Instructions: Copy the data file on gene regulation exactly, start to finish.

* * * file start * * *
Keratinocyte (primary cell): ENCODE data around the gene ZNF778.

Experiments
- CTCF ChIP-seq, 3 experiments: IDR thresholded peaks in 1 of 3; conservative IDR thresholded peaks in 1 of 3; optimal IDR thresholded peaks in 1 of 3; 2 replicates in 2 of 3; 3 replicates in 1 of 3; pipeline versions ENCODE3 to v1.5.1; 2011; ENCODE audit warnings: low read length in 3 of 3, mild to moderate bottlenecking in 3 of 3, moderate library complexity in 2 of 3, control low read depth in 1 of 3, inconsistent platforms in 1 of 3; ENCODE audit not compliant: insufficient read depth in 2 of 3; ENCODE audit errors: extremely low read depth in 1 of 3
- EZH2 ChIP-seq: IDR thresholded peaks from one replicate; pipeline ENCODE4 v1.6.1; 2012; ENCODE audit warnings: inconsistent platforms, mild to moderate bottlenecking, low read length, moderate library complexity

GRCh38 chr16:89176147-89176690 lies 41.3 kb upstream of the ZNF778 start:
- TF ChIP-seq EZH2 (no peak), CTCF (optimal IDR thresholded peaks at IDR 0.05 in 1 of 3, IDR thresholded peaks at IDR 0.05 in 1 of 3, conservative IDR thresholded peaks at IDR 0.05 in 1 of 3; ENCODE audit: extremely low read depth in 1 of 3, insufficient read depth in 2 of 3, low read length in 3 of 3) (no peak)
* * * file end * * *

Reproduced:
Keratinocyte (primary cell): ENCODE data around the gene ZNF778.

Experiments
- CTCF ChIP-seq, 3 experiments: IDR thresholded peaks in 1 of 3; conservative IDR thresholded peaks in 1 of 3; optimal IDR thresholded peaks in 1 of 3; 2 replicates in 2 of 3; 3 replicates in 1 of 3; pipeline versions ENCODE3 to v1.5.1; 2011; ENCODE audit warnings: low read length in 3 of 3, mild to moderate bottlenecking in 3 of 3, moderate library complexity in 2 of 3, control low read depth in 1 of 3, inconsistent platforms in 1 of 3; ENCODE audit not compliant: insufficient read depth in 2 of 3; ENCODE audit errors: extremely low read depth in 1 of 3
- EZH2 ChIP-seq: IDR thresholded peaks from one replicate; pipeline ENCODE4 v1.6.1; 2012; ENCODE audit warnings: inconsistent platforms, mild to moderate bottlenecking, low read length, moderate library complexity

GRCh38 chr16:89176147-89176690 lies 41.3 kb upstream of the ZNF778 start:
- TF ChIP-seq EZH2 (no peak), CTCF (optimal IDR thresholded peaks at IDR 0.05 in 1 of 3, IDR thresholded peaks at IDR 0.05 in 1 of 3, conservative IDR thresholded peaks at IDR 0.05 in 1 of 3; ENCODE audit: extremely low read depth in 1 of 3, insufficient read depth in 2 of 3, low read length in 3 of 3) (no peak)